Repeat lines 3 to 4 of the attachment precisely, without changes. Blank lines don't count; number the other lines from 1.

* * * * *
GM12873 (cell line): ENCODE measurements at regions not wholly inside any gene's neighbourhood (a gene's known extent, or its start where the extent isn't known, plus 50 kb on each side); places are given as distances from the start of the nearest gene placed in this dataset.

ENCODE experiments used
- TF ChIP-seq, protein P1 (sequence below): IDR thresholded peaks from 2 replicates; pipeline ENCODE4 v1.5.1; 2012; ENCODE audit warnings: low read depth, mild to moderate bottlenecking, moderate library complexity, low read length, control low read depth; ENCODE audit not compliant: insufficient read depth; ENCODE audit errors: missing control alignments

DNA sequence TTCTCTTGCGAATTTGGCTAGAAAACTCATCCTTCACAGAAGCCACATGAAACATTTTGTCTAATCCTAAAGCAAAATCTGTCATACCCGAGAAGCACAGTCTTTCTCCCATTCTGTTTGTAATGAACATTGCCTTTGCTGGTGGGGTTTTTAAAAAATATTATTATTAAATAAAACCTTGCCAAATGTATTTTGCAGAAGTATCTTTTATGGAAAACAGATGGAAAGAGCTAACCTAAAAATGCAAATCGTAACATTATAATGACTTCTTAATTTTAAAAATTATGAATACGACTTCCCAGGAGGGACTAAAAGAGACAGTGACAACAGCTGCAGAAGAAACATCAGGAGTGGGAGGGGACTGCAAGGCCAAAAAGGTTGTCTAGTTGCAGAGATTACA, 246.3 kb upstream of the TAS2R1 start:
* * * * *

- TF ChIP-seq, protein P1 (sequence below): IDR thresholded peaks from 2 replicates; pipeline ENCODE4 v1.5.1; 2012; ENCODE audit warnings: low read depth, mild to moderate bottlenecking, moderate library complexity, low read length, control low read depth; ENCODE audit not compliant: insufficient read depth; ENCODE audit errors: missing control alignments

DNA sequence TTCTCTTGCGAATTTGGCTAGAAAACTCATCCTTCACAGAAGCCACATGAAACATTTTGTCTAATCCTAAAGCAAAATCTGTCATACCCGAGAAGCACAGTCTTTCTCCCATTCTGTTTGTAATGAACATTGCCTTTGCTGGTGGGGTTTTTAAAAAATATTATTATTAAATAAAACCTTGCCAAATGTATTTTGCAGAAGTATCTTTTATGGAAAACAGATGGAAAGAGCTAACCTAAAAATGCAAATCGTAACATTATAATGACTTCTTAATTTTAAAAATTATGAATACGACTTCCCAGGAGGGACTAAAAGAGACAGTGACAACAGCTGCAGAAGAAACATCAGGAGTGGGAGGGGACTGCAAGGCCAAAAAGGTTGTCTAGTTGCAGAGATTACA, 246.3 kb upstream of the TAS2R1 start: